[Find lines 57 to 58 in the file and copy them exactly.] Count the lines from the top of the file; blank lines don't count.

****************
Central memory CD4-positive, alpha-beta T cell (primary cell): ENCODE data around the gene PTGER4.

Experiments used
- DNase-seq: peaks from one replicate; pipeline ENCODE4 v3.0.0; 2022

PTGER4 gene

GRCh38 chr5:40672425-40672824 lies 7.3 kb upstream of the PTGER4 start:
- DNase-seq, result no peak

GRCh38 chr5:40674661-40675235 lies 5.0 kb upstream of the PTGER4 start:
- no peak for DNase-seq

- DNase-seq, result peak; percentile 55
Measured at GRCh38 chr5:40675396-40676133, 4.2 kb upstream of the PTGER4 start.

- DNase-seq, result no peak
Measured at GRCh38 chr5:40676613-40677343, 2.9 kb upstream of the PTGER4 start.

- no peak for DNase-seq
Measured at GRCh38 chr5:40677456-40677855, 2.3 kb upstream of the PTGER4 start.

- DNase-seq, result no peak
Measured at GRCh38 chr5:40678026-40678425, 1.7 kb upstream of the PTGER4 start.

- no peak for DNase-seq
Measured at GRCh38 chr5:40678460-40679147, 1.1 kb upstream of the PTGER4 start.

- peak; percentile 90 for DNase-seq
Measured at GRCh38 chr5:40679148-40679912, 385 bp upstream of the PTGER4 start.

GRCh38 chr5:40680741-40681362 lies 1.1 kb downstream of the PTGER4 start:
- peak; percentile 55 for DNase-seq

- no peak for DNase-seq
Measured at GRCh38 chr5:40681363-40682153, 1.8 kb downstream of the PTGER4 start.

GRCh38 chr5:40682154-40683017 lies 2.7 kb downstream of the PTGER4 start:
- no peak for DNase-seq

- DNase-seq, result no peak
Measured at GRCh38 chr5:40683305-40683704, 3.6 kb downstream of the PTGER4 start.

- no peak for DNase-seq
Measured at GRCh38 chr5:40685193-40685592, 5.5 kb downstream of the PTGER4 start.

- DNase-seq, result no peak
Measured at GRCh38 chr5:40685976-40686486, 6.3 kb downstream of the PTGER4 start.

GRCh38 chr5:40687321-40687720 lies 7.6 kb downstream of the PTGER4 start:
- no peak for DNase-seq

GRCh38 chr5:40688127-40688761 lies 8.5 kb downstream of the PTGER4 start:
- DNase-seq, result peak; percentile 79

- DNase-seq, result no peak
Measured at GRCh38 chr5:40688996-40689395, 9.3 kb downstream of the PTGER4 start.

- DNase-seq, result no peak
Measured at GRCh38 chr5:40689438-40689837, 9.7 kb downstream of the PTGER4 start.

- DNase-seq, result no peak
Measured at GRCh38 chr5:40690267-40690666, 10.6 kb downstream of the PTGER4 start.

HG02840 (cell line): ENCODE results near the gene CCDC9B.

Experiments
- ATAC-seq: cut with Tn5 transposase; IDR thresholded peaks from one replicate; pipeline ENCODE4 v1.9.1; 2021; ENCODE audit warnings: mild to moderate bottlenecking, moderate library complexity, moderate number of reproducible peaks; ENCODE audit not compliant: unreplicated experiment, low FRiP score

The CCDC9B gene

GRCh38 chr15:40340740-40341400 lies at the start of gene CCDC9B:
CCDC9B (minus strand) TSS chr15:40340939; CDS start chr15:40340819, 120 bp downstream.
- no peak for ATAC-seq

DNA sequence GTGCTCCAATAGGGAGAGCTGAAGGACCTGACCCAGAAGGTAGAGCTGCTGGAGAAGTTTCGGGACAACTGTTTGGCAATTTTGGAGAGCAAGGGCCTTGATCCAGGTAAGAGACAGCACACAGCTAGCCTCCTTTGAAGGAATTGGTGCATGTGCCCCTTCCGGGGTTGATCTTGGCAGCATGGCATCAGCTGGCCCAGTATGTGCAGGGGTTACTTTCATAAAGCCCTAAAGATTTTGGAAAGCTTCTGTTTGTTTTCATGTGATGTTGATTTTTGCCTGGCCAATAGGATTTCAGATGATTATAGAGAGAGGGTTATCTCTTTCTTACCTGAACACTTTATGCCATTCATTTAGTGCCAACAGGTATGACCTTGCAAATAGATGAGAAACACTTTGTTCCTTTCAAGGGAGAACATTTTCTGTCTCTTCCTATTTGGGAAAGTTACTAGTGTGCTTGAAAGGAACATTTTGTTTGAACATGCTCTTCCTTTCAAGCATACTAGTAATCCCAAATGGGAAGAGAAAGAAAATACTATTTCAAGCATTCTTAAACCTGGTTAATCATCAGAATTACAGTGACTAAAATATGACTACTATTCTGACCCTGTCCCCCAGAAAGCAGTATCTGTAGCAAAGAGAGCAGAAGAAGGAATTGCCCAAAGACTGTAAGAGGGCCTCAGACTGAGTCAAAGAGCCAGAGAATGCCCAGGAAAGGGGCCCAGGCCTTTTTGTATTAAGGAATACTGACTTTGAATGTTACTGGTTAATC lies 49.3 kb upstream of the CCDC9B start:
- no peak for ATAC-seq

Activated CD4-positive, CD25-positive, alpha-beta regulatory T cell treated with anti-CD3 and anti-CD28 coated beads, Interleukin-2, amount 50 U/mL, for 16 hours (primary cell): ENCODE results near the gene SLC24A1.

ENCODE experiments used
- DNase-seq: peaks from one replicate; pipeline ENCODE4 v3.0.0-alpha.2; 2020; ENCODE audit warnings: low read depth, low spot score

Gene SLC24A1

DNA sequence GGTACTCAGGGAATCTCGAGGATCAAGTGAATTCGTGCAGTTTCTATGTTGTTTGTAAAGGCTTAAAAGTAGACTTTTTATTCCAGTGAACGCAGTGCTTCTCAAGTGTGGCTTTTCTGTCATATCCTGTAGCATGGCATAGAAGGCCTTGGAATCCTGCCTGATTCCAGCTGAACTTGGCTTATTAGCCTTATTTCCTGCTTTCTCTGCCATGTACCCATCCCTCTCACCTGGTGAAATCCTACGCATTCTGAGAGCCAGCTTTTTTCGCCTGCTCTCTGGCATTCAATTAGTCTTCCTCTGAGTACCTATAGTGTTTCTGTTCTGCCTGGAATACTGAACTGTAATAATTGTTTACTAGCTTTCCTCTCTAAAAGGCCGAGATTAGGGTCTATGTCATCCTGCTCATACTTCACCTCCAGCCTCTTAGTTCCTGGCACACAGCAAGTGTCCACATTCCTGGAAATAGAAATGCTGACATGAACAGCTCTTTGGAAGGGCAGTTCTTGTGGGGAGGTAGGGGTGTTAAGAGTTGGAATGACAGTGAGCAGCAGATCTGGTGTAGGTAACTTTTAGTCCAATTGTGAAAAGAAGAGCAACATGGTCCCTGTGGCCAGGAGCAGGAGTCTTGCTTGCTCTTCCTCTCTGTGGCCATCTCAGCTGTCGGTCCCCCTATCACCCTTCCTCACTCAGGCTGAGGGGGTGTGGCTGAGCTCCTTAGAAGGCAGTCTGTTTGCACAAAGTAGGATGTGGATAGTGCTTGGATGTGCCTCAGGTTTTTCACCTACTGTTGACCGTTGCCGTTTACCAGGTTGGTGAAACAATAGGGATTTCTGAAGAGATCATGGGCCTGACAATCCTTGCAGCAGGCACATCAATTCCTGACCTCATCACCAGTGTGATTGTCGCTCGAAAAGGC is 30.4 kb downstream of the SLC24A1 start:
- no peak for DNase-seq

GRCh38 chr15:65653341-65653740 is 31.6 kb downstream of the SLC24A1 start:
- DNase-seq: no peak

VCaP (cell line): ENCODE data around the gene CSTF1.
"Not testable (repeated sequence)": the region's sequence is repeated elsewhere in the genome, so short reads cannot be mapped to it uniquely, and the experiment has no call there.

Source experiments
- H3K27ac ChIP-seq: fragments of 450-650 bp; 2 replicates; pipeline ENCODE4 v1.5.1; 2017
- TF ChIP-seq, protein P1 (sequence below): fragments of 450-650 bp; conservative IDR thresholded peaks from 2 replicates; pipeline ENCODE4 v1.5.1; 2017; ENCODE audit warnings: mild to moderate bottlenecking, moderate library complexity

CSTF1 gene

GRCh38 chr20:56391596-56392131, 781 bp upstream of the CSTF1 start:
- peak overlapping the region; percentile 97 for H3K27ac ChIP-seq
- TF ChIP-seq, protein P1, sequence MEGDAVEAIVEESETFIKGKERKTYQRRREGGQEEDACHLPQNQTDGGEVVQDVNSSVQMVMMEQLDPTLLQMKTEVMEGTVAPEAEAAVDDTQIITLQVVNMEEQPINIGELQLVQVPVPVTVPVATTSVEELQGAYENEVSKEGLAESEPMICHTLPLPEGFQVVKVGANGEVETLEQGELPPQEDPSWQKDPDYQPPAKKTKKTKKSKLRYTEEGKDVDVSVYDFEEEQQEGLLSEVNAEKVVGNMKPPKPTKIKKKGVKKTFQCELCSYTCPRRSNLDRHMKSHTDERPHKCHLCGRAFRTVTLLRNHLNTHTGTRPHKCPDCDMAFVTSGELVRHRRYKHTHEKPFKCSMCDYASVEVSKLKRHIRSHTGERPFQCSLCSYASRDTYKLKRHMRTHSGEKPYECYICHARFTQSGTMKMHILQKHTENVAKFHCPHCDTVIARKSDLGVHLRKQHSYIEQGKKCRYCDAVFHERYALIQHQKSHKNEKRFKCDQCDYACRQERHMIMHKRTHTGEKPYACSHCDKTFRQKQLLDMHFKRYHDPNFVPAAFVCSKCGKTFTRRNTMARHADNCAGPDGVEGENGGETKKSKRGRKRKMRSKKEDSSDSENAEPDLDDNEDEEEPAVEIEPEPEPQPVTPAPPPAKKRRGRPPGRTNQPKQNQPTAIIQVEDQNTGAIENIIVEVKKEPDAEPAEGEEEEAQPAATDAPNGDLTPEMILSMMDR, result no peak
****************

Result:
- no peak for DNase-seq

GRCh38 chr15:65653341-65653740 is 31.6 kb downstream of the SLC24A1 start: